The strength of the economic recovery is a controversial topic that is not likely to subside anytime soon. Some industries, such as housing, have shown signs of improvement in recent years, but many Americans continue to struggle financially amid stagnant wages and an overall sluggish labor market. One thing is certain: There is a lack of confidence across the nation.
More than half of Americans are not convinced with the so-called recovery. According to a new survey from Fannie Mae, 57 percent of Americans believe the economy is heading in the wrong direction, and only 21 percent say their household income is significantly higher than it was at the same time last year. Furthermore, 57 percent of respondents expect their personal financial situation to stay the same or worsen over the next 12 months.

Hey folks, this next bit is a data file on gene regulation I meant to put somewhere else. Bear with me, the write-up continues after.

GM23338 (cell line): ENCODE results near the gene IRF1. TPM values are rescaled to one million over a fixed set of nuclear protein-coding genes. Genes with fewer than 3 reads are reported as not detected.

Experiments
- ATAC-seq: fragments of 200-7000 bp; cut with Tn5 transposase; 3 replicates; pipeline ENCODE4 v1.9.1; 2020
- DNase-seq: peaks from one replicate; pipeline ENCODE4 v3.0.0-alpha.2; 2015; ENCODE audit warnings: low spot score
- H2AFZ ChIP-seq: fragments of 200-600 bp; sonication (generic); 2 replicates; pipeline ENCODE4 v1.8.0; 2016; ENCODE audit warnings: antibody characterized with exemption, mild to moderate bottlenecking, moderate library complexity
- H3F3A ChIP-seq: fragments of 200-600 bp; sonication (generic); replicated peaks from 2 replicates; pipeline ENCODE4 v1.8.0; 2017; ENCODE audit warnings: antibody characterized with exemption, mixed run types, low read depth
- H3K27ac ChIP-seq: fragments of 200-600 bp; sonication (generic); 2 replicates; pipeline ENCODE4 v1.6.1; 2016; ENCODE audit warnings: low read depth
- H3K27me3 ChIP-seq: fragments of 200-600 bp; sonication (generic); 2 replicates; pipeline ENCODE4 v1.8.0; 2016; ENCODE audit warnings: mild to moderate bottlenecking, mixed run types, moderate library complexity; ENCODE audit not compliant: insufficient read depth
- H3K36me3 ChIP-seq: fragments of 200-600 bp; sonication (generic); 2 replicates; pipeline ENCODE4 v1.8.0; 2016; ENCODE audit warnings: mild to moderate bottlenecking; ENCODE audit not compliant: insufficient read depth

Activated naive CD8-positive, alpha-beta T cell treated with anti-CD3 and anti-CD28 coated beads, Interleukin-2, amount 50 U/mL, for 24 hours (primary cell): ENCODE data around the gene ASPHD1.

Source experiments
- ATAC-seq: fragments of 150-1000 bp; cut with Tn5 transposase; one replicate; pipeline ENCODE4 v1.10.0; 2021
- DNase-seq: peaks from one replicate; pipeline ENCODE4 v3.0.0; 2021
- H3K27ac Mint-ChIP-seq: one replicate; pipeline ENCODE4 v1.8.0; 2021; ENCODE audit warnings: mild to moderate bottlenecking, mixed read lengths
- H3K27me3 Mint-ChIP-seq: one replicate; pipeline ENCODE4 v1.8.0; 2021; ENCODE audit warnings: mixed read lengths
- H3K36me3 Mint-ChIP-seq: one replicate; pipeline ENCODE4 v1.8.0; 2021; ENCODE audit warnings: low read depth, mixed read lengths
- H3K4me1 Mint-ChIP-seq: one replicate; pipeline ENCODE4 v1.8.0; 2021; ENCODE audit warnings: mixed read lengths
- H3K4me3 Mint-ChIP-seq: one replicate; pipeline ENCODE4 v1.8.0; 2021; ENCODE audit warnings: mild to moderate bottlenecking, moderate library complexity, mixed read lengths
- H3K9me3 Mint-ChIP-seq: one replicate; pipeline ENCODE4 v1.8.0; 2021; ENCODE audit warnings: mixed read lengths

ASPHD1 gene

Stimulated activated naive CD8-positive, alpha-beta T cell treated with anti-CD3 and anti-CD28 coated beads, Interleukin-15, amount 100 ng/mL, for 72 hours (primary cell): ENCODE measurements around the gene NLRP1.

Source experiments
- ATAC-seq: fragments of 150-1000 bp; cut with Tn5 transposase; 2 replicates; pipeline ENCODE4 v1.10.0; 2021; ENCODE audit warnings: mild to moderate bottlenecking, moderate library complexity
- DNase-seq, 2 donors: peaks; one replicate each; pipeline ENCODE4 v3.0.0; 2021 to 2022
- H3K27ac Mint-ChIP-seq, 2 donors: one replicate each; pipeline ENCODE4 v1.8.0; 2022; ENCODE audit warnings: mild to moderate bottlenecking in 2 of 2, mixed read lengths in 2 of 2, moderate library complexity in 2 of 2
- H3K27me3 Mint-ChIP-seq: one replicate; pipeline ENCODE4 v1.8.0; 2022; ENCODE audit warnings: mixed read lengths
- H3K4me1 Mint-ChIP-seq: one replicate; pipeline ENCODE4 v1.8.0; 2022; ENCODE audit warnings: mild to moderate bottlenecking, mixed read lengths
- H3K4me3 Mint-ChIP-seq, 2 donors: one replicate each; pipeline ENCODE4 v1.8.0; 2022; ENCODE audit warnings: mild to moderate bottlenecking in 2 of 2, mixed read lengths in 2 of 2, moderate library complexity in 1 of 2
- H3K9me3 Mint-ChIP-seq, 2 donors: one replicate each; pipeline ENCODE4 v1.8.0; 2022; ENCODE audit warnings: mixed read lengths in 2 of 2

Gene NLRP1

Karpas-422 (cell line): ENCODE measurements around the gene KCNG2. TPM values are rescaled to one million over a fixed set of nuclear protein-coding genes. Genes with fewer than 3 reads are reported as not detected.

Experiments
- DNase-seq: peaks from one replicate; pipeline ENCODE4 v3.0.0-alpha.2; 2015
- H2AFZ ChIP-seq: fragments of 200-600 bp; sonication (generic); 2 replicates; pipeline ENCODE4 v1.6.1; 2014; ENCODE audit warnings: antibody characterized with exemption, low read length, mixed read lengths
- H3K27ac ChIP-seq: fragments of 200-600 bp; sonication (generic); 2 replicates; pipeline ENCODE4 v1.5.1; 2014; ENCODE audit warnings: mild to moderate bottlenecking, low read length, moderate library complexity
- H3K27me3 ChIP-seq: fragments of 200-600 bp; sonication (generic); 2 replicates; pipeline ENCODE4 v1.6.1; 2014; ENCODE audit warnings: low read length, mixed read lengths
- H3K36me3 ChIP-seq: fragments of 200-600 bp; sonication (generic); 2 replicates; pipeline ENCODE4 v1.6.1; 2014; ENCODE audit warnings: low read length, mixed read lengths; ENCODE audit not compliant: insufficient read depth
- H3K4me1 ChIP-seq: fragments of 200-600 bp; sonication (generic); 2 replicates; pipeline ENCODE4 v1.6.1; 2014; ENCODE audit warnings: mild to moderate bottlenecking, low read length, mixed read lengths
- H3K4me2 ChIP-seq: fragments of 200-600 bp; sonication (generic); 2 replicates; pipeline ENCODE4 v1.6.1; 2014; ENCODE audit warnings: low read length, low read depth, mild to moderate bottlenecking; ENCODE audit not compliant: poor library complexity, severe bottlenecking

These confidence readings add more doubt to the already fragile housing market. “Consumers’ lukewarm income expectations and reticence about the economy seem to be holding back housing demand,” said Doug Duncan, senior vice president and chief economist at Fannie Mae, in a press release. “This year’s spring and summer home buying season has gotten off to a slow start, even as mortgage rates have trended lower over the past two months. Our National Housing Survey data show that economic conditions continue to be the top concern among consumers who think it’s a bad time to buy or sell a home.”